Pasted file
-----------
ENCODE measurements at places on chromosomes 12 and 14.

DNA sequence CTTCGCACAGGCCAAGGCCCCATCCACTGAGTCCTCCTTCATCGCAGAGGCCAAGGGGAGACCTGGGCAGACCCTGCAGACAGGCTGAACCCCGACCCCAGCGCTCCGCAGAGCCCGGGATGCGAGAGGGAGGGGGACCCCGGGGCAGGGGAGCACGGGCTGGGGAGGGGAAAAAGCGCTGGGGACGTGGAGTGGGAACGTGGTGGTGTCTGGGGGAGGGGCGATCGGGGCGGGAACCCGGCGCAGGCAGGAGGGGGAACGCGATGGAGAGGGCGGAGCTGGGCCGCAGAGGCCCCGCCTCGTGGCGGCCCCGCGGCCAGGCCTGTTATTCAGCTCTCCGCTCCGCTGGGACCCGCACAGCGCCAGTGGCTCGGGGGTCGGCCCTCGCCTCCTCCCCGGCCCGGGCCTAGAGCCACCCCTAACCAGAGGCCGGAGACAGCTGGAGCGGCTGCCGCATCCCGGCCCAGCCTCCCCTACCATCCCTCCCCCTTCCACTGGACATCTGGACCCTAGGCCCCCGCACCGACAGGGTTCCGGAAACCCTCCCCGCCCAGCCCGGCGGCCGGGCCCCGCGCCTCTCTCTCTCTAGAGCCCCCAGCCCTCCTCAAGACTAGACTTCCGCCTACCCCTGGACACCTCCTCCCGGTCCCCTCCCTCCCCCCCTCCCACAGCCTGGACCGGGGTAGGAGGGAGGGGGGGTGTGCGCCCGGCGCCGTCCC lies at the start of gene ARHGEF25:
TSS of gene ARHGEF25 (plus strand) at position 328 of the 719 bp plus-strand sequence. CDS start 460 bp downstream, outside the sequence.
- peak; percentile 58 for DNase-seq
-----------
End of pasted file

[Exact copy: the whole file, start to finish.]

ENCODE measurements at places on chromosomes 12 and 14.

DNA sequence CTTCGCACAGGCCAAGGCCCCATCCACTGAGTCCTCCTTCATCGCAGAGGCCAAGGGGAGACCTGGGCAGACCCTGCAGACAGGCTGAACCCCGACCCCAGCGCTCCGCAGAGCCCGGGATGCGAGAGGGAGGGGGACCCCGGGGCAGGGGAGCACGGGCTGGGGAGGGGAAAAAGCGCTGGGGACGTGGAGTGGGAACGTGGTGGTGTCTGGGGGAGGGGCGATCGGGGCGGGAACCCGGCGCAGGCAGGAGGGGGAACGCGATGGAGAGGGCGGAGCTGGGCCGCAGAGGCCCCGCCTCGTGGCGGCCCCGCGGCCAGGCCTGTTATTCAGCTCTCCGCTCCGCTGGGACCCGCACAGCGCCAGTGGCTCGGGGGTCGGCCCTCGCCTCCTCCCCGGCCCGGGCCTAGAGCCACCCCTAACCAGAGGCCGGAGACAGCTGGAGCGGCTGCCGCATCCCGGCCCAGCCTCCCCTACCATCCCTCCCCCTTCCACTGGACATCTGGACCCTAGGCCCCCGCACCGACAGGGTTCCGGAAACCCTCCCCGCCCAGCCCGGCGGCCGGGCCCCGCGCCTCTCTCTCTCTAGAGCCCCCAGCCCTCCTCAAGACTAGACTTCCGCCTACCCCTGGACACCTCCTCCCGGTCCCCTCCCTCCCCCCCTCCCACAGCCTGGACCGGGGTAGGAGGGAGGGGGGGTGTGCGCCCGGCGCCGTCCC lies at the start of gene ARHGEF25:
TSS of gene ARHGEF25 (plus strand) at position 328 of the 719 bp plus-strand sequence. CDS start 460 bp downstream, outside the sequence.
- peak; percentile 58 for DNase-seq